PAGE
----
Thiamine HCI (Vitamin B1)

Thiamine HCI (Vitamin B1)


  • Thiamine HCl is a stable, water-soluble form of Vitamin B1, essential for energy production and glucose metabolism.
  • It's effectively absorbed, which is crucial for those at risk of deficiency.
  • Linked to lower risk of coronary artery disease by reducing homocysteine levels.
  • Essential for preventing oxidative stress-related aging diseases and supports cognitive health.
  • Supplementation can improve quality of life, reduce blood pressure, and aid in weight management.
  • May activate defence mechanisms, indicating a potential role in enhancing longevity.
  • Involved in metabolic processes, suggesting its importance in cellular health.
  • Adequate intake is vital for preventing mitochondrial dysfunction and chronic diseases.
  • Thiamine HCl is key for converting carbs to energy and is preferred in supplements for its solubility and stability, essential for preventing deficiency and supporting overall health.

What is Thiamine HCI (Vitamin B1)?


Thiamine HCl, the hydrochloride salt of Thiamine (Vitamin B1), is a water-soluble vitamin essential for converting carbohydrates into energy, crucial for the metabolism of glucose. It's widely used in dietary supplements and medications due to its enhanced stability and water solubility (R). 


Thiamine HCl is absorbed well by the body, ensuring an effective way to meet the daily intake requirements of this important vitamin, especially in individuals at risk of deficiency.


Thiamine HCI (Vitamin B1) Impact on Aging


Thiamine deficiency is linked with elevated plasma total homocysteine concentrations, which are associated with an increased risk for certain diseases such as coronary artery disease. Older adults may have a high prevalence of low B vitamin status, including thiamine, and elevated plasma homocysteine concentration (R).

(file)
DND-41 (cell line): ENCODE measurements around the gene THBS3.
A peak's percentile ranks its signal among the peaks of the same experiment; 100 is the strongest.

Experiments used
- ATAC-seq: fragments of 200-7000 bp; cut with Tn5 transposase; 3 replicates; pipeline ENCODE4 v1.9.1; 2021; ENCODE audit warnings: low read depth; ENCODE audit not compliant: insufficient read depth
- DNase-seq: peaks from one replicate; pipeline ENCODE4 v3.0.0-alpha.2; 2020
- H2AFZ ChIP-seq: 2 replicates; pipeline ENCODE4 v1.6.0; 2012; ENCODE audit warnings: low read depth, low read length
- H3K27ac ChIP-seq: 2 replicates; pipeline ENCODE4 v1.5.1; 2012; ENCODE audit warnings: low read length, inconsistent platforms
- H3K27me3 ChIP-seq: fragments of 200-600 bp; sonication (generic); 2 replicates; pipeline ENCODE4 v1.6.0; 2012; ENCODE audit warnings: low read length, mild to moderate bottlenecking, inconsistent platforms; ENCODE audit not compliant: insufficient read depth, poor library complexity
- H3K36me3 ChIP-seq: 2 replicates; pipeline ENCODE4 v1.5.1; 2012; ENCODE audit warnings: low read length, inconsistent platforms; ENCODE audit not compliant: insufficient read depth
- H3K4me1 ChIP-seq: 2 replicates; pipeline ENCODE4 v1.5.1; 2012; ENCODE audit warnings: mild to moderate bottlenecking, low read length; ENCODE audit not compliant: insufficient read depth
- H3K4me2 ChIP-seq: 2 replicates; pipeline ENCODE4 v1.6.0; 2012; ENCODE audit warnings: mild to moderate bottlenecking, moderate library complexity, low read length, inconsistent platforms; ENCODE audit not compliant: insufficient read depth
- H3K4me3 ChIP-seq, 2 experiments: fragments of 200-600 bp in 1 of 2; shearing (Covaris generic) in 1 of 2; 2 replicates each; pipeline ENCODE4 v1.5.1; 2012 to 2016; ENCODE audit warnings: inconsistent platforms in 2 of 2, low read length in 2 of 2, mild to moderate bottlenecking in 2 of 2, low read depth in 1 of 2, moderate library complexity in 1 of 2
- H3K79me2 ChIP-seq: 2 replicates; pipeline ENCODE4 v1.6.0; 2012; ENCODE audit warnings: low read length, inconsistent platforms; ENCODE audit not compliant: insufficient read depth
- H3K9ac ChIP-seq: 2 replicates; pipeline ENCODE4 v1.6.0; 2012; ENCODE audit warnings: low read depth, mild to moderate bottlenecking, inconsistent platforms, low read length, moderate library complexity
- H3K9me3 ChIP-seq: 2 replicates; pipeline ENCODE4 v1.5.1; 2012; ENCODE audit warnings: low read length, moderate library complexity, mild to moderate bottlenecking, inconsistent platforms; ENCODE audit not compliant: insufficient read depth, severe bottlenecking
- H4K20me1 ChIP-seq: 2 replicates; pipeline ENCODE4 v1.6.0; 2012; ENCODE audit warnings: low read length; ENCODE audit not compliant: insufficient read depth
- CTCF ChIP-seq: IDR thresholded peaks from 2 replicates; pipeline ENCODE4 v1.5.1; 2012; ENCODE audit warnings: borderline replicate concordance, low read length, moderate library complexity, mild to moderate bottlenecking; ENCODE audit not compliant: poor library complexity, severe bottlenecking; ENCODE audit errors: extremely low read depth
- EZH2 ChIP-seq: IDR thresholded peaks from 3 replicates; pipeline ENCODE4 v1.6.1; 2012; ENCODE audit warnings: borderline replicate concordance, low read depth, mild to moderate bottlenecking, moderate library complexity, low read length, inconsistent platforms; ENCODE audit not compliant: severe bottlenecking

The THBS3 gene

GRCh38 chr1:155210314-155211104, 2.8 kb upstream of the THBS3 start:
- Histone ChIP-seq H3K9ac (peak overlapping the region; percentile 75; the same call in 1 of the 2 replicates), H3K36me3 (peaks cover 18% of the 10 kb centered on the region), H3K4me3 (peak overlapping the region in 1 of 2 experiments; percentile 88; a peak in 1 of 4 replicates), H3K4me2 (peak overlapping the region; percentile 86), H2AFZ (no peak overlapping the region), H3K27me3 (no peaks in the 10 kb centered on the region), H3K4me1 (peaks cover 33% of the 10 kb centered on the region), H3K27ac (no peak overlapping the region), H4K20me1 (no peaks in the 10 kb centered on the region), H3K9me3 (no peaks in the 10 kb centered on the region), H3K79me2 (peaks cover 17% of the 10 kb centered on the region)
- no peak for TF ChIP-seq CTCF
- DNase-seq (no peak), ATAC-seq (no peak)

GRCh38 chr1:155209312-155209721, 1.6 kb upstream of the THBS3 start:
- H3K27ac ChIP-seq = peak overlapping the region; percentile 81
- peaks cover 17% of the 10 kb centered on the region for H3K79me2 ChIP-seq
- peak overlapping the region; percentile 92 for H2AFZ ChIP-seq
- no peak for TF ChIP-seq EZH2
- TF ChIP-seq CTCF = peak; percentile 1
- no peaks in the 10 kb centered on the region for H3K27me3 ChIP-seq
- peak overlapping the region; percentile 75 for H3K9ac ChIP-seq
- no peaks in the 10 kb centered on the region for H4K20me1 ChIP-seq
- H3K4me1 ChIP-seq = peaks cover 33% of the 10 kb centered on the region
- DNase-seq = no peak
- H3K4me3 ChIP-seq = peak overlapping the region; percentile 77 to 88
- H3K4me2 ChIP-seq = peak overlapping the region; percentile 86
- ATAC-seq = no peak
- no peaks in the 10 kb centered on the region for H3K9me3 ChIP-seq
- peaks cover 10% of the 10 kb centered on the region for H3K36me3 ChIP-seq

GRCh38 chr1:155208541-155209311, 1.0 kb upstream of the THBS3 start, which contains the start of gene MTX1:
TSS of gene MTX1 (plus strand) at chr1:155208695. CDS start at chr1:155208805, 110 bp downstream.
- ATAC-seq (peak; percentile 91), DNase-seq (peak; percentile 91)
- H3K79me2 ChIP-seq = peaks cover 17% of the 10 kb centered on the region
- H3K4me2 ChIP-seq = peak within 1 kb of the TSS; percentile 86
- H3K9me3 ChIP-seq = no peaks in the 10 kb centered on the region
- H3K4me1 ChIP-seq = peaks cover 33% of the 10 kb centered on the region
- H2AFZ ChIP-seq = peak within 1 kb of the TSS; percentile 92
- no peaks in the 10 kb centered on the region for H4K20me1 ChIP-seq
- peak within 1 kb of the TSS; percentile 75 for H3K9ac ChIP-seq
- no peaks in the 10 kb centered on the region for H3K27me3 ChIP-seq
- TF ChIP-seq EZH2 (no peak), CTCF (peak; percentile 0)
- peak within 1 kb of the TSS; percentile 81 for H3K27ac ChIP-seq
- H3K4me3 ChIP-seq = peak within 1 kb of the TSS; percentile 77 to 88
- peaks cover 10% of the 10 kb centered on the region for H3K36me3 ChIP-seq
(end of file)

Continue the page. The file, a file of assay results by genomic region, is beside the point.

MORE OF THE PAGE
Thiamine deficiency in mice produces fibre cell degeneration in mouse lenses, indicating that thiamine is critical in preventing oxidative stress-related degeneration. Maintaining adequate thiamine levels may help prevent or slow down age-related degenerative diseases (R).


Subclinical thiamine deficiency in older adults is improved with thiamine supplementation, leading to subjective benefits such as improved quality of life and decreased systolic blood pressure and weight. This implies that even mild thiamine deficiency can affect the health and well-being of older adults, and supplementation can have positive effects (R).


Thiamine deficiency (TD) has been shown to cause long-lasting neurobehavioral deficits in mice, suggesting that even temporary thiamine deficiency can have prolonged effects on behaviour and cognitive function. This underscores the importance of maintaining adequate thiamine levels for cognitive health, particularly in aging populations (R).


Thiamine HCI (Vitamin B1) and Longevity Studies


Interestingly, thiamine has been shown to induce systemic acquired resistance (SAR) in plants against fungal, bacterial, and viral infections. While this effect is in plants, it highlights thiamine's potential role in activating defence mechanisms that might have parallels in animal systems and an impact on longevity (R).


Beyond its coenzyme role, thiamine and its derivatives have been implicated in the allosteric regulation of several enzymes involved in energy metabolism, suggesting a complex role in cellular and metabolic processes that could indirectly influence longevity (R).

Reading next

Vitamin B6 (Pyridoxine HCI and Pyridoxal 5'-Phosphate)
Vitamin B12 as Methylcobalamin

Written By Natasha Jordan

BHSc Nutritional Medicine, International health - University Of Queensland

Diploma In Dermal Science - AACDS

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